• Sun, Aug 19, 2018
Features

Rapping For Utopia: Raoul Kerr Not Slowing Down

features May 09, 12:05pm

Rapper Raoul Kerr prepares to release the second half of his studio effort 'No Flag', and similar to the earlier half, the album will continue to focus on one message: Make World A Better Place
Two days ago, American rapper Childish Gambino released the music video for 'This Is America'. It's already been considered as the video of the year, and the bold, dark metaphorical representation of modern America reflects quite well while Glover dances away throughout. Music videos, when politically charged, manage to travel longer and leave a long lasting impression. And rappers find the medium complementing to their lyrical cause. A thousand miles to the east of America, in the Indian subcontinent, one rapper has vowed to further experiment with this medium to enhance the reach of his cause. 
 
In October, last year, Delhi-based rapper Raoul Kerr released 'No Flag' that indicated the start of a series of singles that revolved around a theme or a message. The message? "Make the world a better place." In his aggressive tone, Kerr created his identity - knowingly or unknowingly. Four singles followed 'No Flag'. These singles continued to stress on unity to fight against evil in the society and within ourselves.
 
Kerr's desire to unite the world to bring the real change in the society and create a 'utopian conscience' brought him closer to the world of rap. Born and brought up in the capital, 24 year-old Raoul Kerr is no alien to the issues that are prevalent in the country. Like any average Indian, he grew up reading about horrendous rapes, murder, corruption and the then teenager, affected with the magnitude and repetition of events, started jotting down his aggression and controlled anger against these issues even before he entered college.
 
It is during the course of time when Kerr picked a pen to express his views on the inhumane crisis gripping the modern society, and a year later, the infamous Nirbhaya rape case occurred. Although, if that incident encouraged Kerr to look around for commonality, it wasn't until the '#MeToo' movement, late last year, that Kerr released his first music video to translate the anger into a visual and sonic interpretation. The thoughts and the accompanying lyrics that emerged since the second semester of college found its voice and visual as the movement continues to spread wild and true. The two incidents, independently, gave the birth to 'For Her'.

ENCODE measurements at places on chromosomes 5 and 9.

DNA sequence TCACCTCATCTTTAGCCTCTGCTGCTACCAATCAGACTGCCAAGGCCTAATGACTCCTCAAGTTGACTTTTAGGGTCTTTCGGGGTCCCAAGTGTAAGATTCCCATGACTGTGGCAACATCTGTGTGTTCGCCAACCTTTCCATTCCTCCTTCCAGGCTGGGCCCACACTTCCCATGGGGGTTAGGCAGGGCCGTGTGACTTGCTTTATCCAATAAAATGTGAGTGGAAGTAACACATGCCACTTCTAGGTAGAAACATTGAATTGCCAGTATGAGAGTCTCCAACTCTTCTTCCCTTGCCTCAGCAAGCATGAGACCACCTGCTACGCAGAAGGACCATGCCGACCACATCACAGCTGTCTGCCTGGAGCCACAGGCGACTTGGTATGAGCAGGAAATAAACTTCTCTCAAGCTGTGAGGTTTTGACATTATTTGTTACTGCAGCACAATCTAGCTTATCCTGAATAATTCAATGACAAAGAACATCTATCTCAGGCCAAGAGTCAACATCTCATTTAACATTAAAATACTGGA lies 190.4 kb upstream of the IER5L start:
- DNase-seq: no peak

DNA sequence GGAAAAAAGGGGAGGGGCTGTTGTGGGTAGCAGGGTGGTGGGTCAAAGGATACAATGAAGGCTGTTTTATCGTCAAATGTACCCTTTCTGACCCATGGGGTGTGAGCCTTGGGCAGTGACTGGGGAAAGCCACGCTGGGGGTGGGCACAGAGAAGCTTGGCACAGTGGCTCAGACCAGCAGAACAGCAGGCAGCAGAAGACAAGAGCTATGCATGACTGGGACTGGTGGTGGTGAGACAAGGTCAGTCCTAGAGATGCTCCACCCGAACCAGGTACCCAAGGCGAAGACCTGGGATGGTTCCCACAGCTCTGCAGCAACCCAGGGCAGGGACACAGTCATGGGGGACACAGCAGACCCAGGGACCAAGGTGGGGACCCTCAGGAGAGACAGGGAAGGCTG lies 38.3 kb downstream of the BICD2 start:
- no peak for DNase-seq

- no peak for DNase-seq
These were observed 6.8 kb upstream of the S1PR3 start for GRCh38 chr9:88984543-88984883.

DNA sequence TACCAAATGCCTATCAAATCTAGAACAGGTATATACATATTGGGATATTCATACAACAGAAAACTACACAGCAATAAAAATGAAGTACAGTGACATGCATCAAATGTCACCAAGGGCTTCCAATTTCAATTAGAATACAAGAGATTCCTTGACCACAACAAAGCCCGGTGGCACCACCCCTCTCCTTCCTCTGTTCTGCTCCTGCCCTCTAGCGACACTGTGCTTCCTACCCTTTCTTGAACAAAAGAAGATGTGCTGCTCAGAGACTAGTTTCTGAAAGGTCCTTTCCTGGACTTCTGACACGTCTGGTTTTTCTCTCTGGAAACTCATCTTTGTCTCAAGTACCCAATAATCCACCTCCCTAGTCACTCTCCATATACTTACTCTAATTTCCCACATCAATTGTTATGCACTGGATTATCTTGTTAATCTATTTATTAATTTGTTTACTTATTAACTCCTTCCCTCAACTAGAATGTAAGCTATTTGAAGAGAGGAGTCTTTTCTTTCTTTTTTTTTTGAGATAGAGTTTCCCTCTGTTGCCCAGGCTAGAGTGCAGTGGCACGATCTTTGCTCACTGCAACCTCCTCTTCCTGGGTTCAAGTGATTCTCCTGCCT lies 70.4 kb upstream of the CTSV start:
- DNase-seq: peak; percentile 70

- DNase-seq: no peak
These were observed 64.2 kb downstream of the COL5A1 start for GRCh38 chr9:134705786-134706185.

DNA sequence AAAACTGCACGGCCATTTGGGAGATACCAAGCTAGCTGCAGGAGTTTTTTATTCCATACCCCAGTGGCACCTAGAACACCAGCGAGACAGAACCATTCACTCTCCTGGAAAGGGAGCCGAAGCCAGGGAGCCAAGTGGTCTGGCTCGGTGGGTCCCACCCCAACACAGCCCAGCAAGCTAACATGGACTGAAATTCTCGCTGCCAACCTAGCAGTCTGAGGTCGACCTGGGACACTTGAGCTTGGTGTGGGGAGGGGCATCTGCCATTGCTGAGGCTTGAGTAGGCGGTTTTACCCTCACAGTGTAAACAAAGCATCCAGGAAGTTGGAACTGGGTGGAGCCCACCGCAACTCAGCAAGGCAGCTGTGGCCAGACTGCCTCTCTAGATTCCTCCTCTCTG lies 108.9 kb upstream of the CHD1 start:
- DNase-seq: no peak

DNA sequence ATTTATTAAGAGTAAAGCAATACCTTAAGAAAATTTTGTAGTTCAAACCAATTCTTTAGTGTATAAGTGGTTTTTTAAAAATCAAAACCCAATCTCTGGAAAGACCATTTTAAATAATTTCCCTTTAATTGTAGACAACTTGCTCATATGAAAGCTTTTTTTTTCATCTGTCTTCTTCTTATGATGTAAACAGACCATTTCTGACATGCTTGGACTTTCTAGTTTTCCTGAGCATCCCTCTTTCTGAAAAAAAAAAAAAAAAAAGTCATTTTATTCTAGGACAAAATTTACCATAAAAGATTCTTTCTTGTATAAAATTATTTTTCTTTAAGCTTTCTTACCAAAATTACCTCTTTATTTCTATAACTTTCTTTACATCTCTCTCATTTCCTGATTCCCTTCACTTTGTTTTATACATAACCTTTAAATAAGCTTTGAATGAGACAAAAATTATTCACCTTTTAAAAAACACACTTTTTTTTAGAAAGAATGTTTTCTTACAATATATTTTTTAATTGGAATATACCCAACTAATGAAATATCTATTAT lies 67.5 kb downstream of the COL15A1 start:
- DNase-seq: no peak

Following For Her, Kerr released four more songs from the album ‘No Flag’, titled 'Stand Tall', 'Change', 'Inquilab' and 'Five Lions' that highlights the "magnitude of the prevailing problems and challenge human race to fight back on a global scale and reshape the world we live in."
 
 
Kerr is currently working on the other half of his album 'No Flag'. Scheduled to release in July 2018, the album promises to focus on aspects that has now created Kerr's songwriting identity. Kerr has also released a track in 'collaboration with Karan Katiyar and Jayant Bhadula of Bloodywood titled 'Ari Ari' , this week.
 
For many, the form 'rap' as mode of communication happened naturally. What is your story with rap and hip hop? 
 
"I think the same's true for me. I discovered rap when I listened to Mike Shinoda (of Linkin Park) and, later, Eminem. I began feeling that what someone is saying is just as important as how they say it. So, when I wrote my own lyrics, I tried to write about the things I believe in. I felt that rapping something I'd written felt different, it felt more natural."
 
 
 
Tell us the concept behind the album ‘No Flag’? 
 
"Unity across the world in a way that hasn't been possible before, and we're going to have to fight for it. It's a battle cry for this generation to step up together and make a push on all fronts to make the world a better place. The music is about the desire to fight for a better world, but it'll only mean something if we go beyond it, act on this desire and really do something."
 
 
Your songs are about friendship, heartbreak, personal adversity, rape, poverty, terrorism and corruption in India. This is serious stuff. What was the trigger?
 
"The desire to no longer be a bystander. The belief that I can do something, and the fact that there are a lot of other people out there who feel the same way. We share the problems I talk about, but they manifest themselves in different ways in our lives. That's why I talk about my personal life too. I want to point out that our personal life and the world outside are closer than we think. We make the world what it is, and that means we can change it."